Have You Been Paying Attention (double take edition)

Working Dog’s much-loved (by us) comedy game show Have You Been Paying Attention? (or HYBPA) tried something a little different last night: they went to air at the usual time (6pm) with the usual episode, then at 10.30pm they ran an extended “after dark” version that was around ten minutes longer. Has society gone mad?

Well, we’re calling it an “after dark” edition, but from what we could tell it didn’t seem all that much bluer (cue people in the comments pointing out insanely offensive stuff that sailed right on by us). It did seem to have a bit more piss-farting around than usual – we missed part of the early episode and so were unable to do a side-by-side comparison, plus there’s only so much Kate Langbroek we can take in one five-hour period – but again, there was nothing going on that really stood out as a): something that had to go to air that was b): something that couldn’t have gone to air at 6pm.

So what’s the story here? It seems like it was something of an experiment to see if it’s worth putting together two slightly different versions of the same show for vastly different timeslots. Considering (from what we know about ratings) every airing of a show across one week adds towards the total ratings for that show for the week, if they can get the same people to watch one episode twice that counts as two separate groups of people ratings-wise. Unless they’ve changed things from the time the ABC was showing episodes of Randling three times a week to try and get that show’s ratings into triple figures.

Not that we’re complaining here: we like HYBPA so we’re on board with whatever ratings boosting tricks they’re up to. More importantly, with its focus on (maybe scripted, maybe not) scattin’ and riffin’, it’s the kind of show that naturally lends itself to an “after dark” edition. Whether it proves feasible or worthwhile to create two different edits remains the question here: if all that’s added is a bit more piss-farting around it might not be worth the bother, and presumably they wouldn’t want to encourage the guests to crack too many blue gags considering they still have to produce a version suitable for the family-friendly 6pm Sunday slot.

But if it does work, we could have two reasonably different versions of the same decent (again, in our book) comedy game show out there. Which, so long as there’s enough that’s different to make tuning in twice worthwhile, actually would be worthwhile. Australian television is always looking for ways to get more for less out of their comedy buck; for once they may have come up with a way that isn’t complete arse.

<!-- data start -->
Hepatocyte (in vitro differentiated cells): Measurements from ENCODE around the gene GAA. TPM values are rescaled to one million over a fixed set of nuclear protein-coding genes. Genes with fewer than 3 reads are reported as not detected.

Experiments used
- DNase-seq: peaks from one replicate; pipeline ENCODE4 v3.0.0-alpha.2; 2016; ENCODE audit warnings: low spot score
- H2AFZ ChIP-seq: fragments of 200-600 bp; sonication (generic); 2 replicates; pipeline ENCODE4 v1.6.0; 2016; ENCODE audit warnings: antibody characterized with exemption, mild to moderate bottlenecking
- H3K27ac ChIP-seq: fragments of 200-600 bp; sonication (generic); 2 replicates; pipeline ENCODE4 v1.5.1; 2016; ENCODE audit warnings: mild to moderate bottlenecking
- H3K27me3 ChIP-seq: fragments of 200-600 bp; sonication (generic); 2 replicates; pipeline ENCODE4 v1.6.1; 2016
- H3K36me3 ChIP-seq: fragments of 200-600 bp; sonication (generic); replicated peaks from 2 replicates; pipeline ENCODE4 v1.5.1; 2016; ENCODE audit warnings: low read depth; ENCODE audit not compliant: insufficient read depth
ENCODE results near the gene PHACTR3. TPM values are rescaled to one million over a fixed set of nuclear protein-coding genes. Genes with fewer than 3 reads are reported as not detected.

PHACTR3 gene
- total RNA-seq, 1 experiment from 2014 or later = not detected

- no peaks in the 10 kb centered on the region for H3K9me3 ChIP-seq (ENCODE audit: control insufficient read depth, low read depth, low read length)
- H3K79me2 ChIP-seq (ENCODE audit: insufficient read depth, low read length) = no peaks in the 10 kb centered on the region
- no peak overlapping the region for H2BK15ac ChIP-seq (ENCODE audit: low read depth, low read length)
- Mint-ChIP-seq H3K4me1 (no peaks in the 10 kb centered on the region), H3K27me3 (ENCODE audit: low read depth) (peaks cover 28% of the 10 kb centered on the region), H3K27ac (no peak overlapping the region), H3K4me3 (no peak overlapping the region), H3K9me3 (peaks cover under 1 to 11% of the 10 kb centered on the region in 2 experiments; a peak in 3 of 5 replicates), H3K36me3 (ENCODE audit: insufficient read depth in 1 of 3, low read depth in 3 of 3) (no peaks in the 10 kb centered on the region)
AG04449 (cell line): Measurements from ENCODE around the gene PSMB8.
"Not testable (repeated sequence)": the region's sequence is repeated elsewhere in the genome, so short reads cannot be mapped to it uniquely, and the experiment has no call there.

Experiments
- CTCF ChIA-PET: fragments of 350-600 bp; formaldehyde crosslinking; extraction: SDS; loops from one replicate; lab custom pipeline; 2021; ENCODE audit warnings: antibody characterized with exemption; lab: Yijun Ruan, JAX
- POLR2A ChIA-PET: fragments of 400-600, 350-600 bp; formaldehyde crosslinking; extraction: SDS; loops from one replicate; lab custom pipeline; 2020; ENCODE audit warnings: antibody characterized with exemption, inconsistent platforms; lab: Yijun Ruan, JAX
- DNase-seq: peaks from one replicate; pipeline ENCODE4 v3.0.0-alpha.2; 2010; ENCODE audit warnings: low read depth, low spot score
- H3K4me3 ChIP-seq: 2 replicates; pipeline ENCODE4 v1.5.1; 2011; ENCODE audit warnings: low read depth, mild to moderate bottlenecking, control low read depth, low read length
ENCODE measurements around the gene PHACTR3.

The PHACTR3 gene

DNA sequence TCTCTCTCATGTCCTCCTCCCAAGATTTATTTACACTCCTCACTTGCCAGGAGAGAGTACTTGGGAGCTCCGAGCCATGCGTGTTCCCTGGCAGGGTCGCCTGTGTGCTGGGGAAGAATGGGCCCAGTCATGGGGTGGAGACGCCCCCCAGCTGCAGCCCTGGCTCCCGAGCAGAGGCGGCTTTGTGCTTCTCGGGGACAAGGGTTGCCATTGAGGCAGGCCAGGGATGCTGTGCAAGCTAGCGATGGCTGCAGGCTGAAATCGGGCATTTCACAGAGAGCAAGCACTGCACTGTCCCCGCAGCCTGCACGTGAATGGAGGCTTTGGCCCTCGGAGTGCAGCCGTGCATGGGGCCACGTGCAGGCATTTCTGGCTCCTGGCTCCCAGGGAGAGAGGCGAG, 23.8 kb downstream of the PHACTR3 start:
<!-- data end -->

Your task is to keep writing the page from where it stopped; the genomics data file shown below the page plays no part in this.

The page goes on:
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3 Comments

  • Billy C says:

    I don’t get your ratings argument. Ads aren’t sold over multiple airings of the one show.
    A network might publish a shows total ratings over multiple airings, but that’s only to try and prove it’s not a flop or boost the audience for future eps. So if Secrets and Lies flops or Angry Boys, then come out and say “look we’ve repeated it and put it online and lots of people have watched it cumulatively.” It’s really just to save face. They could very well have put something else on at those times that rated higher.

    I would suspect you are right that they are trying to see if the show could work as more of a late night show, or trying to make it more valuable to the network by giving them two shows for the one price. Seem ridiculous to play them on the same night. Q.I does and extended version in the U.K. HYBPA only rated 195k so on any other network it would be taken out and shot, but I suspect 10 are so desperate they’ll keep it. It’s certainly better than most of their stuff. Thanks for the heads up, I will try and remember to watch it now True Detective is finished

    Incidentally Ja’mie got bumped to a different night by BBC3. So they were right not to co-pro it.

  • 13 schoolyards says:

    “A network might publish a shows total ratings over multiple airings, but that’s only to try and prove it’s not a flop or boost the audience for future eps.”

    Our point exactly. It’s about boosting the overall ratings figure to make the show look like more of a success than it would otherwise be. Of course, in this case it could also work to boost actual ratings – with the show at 6pm working as an advertisement for the “uncut” 10.30pm version.

  • saucy gibbon says:

    It’s common to do in the UK with any popular panel show to air a longer unedited episode as well as the half an hour or 20 minute one. Perhaps a scheme to increase brand coverage if you have a popular format?